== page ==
The economics of the dosa: Rajan on why it costs so much
Raghuram Rajan has a reputation for being able to think outside of the box and handle the most unexpected problems; a talent put to the test when the RBI governor was asked why the South Indian dosa continued to be costly despite claims of victory over inflation.business Updated: Feb 17, 2016 08:26 IST
Raghuram Rajan has a reputation for being able to think outside of the box and handle the most unexpected problems; a talent put to the test when the RBI governor was asked why the South Indian dosa continued to be costly despite claims of victory over inflation.
Rajan attributes the high cost to the discrepancy between the traditional tawa preparation and the wages of the person making it.
‘The technology for making dosas hasn’t actually changed. Till today that person puts the batter on the tawa, spreads it around and then takes it out, right? There has been no technological improvement there.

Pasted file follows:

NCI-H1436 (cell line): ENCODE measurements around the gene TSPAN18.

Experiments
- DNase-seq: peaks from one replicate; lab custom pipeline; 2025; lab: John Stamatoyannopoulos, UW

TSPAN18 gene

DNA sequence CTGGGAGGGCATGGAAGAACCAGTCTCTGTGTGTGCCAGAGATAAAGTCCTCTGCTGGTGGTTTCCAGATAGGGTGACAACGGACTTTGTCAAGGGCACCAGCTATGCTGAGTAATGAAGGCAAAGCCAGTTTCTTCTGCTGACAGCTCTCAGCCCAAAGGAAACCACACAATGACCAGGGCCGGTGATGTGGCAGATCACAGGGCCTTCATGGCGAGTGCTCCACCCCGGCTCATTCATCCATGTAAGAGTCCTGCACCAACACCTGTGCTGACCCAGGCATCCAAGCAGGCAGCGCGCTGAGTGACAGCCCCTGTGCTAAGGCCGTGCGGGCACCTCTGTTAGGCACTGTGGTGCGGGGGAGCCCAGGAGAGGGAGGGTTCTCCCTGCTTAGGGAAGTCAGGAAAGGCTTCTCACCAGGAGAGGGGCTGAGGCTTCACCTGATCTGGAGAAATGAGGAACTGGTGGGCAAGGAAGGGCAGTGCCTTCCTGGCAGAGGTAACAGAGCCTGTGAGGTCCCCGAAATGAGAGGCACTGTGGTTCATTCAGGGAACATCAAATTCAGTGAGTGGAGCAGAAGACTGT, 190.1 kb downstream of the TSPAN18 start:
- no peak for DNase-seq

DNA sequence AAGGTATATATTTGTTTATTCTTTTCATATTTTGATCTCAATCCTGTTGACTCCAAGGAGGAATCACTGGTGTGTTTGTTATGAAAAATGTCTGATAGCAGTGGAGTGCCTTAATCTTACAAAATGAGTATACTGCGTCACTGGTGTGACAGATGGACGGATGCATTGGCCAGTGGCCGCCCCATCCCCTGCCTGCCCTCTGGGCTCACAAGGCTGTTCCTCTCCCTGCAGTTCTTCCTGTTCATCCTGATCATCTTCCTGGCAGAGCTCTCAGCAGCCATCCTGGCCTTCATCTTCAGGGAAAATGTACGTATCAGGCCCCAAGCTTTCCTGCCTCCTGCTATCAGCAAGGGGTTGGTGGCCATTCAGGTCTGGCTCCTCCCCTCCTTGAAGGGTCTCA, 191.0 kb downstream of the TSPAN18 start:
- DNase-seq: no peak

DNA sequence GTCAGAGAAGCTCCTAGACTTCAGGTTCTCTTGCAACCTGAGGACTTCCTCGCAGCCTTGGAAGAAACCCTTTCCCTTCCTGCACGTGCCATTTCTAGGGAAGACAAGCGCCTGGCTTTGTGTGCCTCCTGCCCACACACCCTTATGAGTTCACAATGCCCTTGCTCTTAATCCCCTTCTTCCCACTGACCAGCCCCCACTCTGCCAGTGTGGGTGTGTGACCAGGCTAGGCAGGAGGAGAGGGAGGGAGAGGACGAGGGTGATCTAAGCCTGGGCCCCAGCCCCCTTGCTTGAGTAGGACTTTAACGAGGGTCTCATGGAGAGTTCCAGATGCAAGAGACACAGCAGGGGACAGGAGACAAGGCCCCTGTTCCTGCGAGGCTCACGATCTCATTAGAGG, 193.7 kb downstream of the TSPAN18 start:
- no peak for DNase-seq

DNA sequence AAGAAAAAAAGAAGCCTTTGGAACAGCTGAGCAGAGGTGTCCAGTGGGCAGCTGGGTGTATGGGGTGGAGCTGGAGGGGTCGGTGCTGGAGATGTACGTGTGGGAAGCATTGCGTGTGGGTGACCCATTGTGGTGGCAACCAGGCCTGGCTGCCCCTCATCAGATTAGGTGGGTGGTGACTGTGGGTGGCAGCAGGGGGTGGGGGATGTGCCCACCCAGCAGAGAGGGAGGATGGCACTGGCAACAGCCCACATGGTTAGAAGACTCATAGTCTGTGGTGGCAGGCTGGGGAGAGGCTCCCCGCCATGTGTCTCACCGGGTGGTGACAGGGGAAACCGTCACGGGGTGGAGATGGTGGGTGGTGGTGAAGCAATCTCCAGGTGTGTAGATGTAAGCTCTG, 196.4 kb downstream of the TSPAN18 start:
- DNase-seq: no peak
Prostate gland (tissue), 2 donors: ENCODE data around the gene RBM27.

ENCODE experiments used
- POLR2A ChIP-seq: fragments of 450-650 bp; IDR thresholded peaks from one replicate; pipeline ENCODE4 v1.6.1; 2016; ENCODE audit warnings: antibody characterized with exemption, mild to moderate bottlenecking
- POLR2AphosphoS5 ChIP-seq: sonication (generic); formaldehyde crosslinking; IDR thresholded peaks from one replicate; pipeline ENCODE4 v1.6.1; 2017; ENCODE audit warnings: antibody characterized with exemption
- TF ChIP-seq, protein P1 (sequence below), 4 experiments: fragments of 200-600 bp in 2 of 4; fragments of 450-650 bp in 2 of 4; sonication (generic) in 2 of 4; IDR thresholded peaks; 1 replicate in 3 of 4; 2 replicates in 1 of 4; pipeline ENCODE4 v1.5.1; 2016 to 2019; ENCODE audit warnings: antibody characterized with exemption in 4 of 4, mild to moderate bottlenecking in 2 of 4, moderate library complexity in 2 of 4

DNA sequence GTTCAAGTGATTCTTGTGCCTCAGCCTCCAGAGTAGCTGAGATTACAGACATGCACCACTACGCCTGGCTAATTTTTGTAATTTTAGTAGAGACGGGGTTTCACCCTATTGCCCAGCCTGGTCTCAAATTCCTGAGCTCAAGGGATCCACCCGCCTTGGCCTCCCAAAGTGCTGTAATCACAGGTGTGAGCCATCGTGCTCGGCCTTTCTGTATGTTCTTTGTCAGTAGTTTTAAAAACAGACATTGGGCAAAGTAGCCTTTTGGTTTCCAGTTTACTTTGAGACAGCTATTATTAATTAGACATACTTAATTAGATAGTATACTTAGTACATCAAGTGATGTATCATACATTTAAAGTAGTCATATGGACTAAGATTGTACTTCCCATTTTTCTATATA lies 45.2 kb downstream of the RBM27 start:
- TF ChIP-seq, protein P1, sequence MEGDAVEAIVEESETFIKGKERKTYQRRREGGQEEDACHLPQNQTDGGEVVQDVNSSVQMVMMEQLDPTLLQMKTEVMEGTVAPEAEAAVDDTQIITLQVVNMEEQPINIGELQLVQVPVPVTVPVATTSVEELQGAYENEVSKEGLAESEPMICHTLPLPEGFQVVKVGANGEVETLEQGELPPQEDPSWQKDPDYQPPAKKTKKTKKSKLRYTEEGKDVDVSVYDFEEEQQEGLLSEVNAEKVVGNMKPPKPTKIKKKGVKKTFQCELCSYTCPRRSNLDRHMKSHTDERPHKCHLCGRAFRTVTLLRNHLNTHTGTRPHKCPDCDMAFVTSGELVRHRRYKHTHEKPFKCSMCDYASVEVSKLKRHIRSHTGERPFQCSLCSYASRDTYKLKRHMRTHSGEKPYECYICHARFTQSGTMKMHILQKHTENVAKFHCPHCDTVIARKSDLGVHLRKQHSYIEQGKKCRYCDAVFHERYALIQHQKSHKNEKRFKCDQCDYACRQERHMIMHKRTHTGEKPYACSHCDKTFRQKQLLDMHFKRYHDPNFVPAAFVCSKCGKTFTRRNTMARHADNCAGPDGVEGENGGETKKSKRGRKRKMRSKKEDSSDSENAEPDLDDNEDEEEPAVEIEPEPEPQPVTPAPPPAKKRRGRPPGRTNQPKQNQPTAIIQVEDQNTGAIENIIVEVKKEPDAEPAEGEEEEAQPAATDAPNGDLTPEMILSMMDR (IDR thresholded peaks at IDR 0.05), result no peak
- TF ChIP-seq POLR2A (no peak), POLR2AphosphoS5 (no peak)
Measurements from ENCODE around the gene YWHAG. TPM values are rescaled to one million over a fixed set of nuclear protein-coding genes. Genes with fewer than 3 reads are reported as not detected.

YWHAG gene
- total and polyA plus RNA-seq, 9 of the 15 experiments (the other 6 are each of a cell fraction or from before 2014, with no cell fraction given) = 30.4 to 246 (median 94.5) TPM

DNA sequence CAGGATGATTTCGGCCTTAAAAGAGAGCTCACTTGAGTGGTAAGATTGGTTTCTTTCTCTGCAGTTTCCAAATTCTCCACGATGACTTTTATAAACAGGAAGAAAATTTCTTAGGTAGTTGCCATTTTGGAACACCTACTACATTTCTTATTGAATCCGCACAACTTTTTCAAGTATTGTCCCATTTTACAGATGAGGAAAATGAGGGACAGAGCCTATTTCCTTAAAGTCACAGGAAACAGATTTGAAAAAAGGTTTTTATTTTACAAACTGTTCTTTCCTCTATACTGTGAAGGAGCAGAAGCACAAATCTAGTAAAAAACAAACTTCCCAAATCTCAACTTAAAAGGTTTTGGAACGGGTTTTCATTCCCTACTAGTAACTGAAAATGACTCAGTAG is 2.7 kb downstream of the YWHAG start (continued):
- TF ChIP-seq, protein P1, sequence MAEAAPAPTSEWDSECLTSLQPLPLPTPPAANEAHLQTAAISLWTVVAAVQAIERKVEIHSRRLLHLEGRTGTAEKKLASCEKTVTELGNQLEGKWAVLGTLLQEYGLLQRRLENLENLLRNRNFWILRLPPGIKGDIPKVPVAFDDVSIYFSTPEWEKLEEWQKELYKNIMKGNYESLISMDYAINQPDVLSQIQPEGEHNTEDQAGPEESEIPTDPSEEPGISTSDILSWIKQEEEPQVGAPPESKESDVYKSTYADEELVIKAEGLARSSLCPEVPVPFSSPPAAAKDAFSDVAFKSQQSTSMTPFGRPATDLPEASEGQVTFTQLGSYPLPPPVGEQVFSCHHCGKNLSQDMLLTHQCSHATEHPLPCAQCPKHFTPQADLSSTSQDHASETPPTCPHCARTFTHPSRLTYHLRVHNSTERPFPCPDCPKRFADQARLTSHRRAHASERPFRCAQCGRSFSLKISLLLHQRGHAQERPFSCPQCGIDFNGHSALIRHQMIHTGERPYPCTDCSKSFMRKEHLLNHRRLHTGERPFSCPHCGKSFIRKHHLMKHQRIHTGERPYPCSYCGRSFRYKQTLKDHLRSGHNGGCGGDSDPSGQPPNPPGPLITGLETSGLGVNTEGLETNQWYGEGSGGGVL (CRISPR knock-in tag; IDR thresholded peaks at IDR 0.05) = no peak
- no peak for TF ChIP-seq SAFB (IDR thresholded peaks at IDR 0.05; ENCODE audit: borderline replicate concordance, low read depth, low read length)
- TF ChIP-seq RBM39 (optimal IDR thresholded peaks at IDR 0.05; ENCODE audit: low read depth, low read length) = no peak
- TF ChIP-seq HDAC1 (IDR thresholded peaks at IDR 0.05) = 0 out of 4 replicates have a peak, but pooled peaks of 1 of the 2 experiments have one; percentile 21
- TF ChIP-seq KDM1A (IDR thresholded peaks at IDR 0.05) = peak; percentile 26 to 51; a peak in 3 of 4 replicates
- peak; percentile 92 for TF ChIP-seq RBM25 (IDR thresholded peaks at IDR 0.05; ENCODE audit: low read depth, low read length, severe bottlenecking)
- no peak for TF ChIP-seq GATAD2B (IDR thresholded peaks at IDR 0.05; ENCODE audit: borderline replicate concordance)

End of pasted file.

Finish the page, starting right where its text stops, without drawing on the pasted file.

“However, the wages that you are paying to that gentleman, especially in a high-wage sort of state like Kerala, are going up all the time,” Rajan said.
The RBI Governor was replying to a question from a dosa-loving engineering student at a Federal Bank event on Saturday night.
“In real life, I have a query on Dosa prices -- when inflation rates go up, Dosa prices go up, but when inflation rates are lower, the Dosa prices are not lowered. What is happening to our beloved Dosa, sir?” she asked.
Rajan replied that the workers can be used in many areas where productivity has gone up in many sectors, such as banking and factories, complemented by modern technological upgrades. That, however, is not the case for dosa-makers, explained Rajan.
“So, what happens is that in an economy which is growing and when there are sectors which are improving technologically while other sectors are not improving their technology, the prices for the goods manufactured by sectors, that are not improving their technology, will go up faster.
“You are seeing it in the case of Dosa,” Rajan said.